Fraud Is Tangled Web for Victims, Police
By KRT Newsfeatures
June 3, 2002
when the SEC does find fraud, it has no criminal authority. As the
Furr case shows, the SEC can win a multimillion-dollar civil judgment
but may never collect the money.
As you read this, hundreds of crooks are trolling the Internet for
victims. Their get-rich-quick schemes clog e-mail inboxes and online
Odds are they
won't get caught.
An FBI-led Internet
fraud task force received 49,711 complaints last year. Of those,
93 ended in an arrest.
see most Internet fraud as outside their jurisdiction; federal authorities
see most of it as too small to pursue. In the wide-open world between,
online scammers are making fortunes -- and victims are losing more
than $500 million a year.
Why can't authorities
catch Internet crooks?
is such an efficient tool for fraud that a con artist can run a
million-dollar scam from a closet, cheating thousands of people
out of amounts too small to attract law enforcement's attention.
and police are stuck with old-world budgets, geographical jurisdictions
and antiquated laws -- cumbersome tools to attack fraud on the anonymous,
of Internet companies such as Yahoo and Hotmail hinder law enforcement.
They often don't verify information about their customers or take
other preventive measures against fraud, so law enforcers have trouble
finding out who's running scams.
The recent investigation
of Cole Bartiromo, a Mission Viejo, Calif., teen accused of swindling
$1.6 million from investors in a phony sports-betting scheme, focused
attention on the high profits of online scams.
But the fact
that Bartiromo was caught makes him more an exception than the rule.
The only reliable protection for a Net surfer is the old saying:
has accelerated almost every aspect of modern life. News spreads
faster. Deals are done quicker. And fraud burns through the Internet
in a matter of days.
Michael A. Furr,
who lived in Coto de Caza, Calif., is accused of collecting more
than $3 million in Internet profits in 1999 with what the U.S. Securities
and Exchange Commission called a classic "pump and dump"
Armed with a
Web site and calling himself the Wall Street Research Group, Furr
touted more than two dozen "penny" stocks with e-mails,
infomercials and on the radio, the SEC said.
Furr did not disclose that the companies paid him with shares of
those stocks -- which he sold when the price spiked. Investors lost
millions when prices cratered, the SEC said.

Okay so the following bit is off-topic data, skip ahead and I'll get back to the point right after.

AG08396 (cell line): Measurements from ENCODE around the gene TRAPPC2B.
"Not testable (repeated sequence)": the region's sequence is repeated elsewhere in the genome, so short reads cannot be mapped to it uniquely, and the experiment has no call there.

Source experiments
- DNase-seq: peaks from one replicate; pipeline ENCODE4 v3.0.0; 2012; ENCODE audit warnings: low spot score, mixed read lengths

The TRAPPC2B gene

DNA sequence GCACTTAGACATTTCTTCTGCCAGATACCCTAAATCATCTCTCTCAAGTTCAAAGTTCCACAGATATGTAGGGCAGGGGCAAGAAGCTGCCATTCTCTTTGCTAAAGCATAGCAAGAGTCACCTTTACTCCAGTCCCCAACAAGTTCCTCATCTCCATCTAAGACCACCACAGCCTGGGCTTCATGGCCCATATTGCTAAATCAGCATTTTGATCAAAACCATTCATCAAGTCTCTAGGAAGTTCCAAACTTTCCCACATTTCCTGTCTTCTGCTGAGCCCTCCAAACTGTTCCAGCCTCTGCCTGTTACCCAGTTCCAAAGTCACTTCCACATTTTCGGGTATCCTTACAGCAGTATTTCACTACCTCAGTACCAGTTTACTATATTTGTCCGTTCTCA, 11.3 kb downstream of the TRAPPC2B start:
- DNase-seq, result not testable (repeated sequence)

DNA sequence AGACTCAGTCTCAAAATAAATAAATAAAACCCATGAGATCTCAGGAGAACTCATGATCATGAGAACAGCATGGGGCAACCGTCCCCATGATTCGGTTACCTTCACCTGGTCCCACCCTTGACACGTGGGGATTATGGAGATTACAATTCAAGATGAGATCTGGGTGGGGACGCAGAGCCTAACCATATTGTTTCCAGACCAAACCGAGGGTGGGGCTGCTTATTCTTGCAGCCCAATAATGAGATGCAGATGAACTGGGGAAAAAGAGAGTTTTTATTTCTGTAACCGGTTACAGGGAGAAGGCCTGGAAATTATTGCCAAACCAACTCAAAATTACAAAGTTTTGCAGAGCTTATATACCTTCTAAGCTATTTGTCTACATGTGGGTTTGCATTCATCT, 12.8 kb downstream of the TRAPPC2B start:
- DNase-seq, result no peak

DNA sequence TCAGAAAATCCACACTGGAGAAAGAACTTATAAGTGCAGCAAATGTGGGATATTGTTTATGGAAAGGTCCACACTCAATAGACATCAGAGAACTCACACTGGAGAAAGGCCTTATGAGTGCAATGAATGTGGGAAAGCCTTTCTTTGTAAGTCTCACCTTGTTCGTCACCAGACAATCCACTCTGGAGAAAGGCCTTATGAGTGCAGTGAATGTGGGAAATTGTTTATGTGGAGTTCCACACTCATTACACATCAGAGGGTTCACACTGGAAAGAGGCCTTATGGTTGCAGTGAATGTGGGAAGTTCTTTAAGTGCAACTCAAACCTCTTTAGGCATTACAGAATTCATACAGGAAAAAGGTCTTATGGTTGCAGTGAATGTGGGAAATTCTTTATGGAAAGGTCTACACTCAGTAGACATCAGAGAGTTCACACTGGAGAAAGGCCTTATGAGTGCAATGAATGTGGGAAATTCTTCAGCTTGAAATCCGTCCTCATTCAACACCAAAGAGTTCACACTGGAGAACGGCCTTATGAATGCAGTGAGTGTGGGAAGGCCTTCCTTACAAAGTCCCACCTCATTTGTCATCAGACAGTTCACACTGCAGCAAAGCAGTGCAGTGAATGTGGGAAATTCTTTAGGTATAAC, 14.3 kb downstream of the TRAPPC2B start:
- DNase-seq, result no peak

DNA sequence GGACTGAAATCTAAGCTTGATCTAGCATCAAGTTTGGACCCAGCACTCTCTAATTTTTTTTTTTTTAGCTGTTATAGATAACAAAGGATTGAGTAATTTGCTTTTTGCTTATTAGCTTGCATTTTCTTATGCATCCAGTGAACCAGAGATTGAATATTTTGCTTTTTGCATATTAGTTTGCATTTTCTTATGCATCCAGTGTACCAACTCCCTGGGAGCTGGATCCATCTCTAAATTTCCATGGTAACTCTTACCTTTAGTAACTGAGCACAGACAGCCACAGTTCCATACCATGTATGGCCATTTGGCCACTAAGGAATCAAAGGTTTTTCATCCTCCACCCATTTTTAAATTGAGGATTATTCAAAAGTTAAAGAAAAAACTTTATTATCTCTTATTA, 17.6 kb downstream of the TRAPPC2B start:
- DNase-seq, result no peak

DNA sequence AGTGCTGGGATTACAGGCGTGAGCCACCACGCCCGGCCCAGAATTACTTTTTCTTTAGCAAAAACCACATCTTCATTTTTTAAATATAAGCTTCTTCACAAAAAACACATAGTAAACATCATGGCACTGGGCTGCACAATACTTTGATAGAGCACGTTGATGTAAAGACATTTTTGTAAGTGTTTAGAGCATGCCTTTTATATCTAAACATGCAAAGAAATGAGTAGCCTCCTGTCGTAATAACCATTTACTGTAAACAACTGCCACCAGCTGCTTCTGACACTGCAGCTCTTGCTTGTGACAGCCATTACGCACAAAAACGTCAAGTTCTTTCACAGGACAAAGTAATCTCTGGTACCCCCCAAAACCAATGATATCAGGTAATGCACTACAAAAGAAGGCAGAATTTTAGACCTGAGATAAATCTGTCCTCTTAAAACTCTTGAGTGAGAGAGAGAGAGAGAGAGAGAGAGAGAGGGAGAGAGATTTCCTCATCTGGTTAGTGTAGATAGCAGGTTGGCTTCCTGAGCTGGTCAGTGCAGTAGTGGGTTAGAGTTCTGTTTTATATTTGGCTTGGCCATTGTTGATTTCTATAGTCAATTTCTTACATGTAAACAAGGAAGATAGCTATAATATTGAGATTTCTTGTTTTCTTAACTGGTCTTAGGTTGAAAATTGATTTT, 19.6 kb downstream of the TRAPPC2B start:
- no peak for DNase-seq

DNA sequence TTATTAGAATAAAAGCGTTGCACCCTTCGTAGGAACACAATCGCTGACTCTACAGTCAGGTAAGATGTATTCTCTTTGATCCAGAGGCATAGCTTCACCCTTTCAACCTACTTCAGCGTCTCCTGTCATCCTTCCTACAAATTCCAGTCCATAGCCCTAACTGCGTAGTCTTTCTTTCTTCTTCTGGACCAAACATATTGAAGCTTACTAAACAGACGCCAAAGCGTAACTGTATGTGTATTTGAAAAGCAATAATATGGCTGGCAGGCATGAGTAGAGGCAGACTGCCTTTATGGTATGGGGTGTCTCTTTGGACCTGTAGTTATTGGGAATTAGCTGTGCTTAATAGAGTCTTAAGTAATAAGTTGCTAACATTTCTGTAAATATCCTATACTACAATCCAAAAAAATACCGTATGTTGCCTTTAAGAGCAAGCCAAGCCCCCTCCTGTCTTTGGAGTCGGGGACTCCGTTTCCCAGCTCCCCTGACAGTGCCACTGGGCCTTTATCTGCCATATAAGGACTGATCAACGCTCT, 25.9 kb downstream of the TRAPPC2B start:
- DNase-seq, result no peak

The SEC obtained
a judgment against Furr for $3.4 million in profits, plus $420,000
in interest and penalties. So far, he hasn't paid a dime -- and
the SEC has no idea where he is, officials with that agency said
of scams on the Net don't take in millions. They skim a few hundred
dollars or a few thousand at a time, or they skim even smaller amounts
from thousands of individuals all over the world. That makes them
hard to investigate.
of online fraud are never investigated because no one agency is
assigned to that task, said Mark Rasch, a national expert on Internet
it the "S.E.P. Syndrome," for "someone else's problem."
another agency to which a victim can be shuffled.
kind of [Internet] crime to commit is a complex crime below $100,000,"
said Rasch. "It's too complex for the locals to investigate,
and below the threshold where the federal government is interested."
off a list of agencies that could have jurisdiction over a single
Internet crime -- from local police to county district attorney
to the FBI and federal regulators.
that times 50," he said, because victims in each state complain
to their own state and local agencies. "You can see how it
might get confusing."
is a base for many Net frauds, regulators say. But Bob Molko, a
veteran prosecutor who heads the county District Attorney's Major
Fraud Unit, said he doesn't focus on it.
Internet scams tend to involve smaller dollar amounts than other
acknowledged that the total collected could be far higher, because
Net scams can quickly reach so many victims.
Internet, there is no way of knowing where those scams are based,
how many victims there are, or how much has been collected,"
a complaint from someone who didn't get something for which they
paid $50 -- what do you do with that?"
have tried to coordinate an attack on Internet fraud, with mixed
Fraud Complaint Center, founded in 2000, has no budget of its own
and borrows its staff of 80 from the FBI.
It does not
investigate crime but instead collects reports from consumers and
forwards them to agencies that might have jurisdiction.
Most of the
time, nothing is done with its referrals.
don't do a follow-up on information we get from the Internet Fraud
Complaint Center if the perpetrator is in, say, New York and the
victim is in Huntington Beach," confirms Huntington Beach Police
Lt. Ron Burgess. "We leave that for them to handle."
The center referred
16,755 complaints to law-enforcement agencies last year; three ended
in an arrest, according to its annual report. Of the center's complaints,
71 percent involved losses of less than $1,000. About 20 percent
of the complaints cited losses of less than $100.
There have been
a few highly publicized successes. Ninety people were charged in
last year's Operation Cyber Loss, a nationwide sweep based on information
from the center and led by the FBI. The SEC sued Cole Bartiromo
and Michael Furr.
But most victims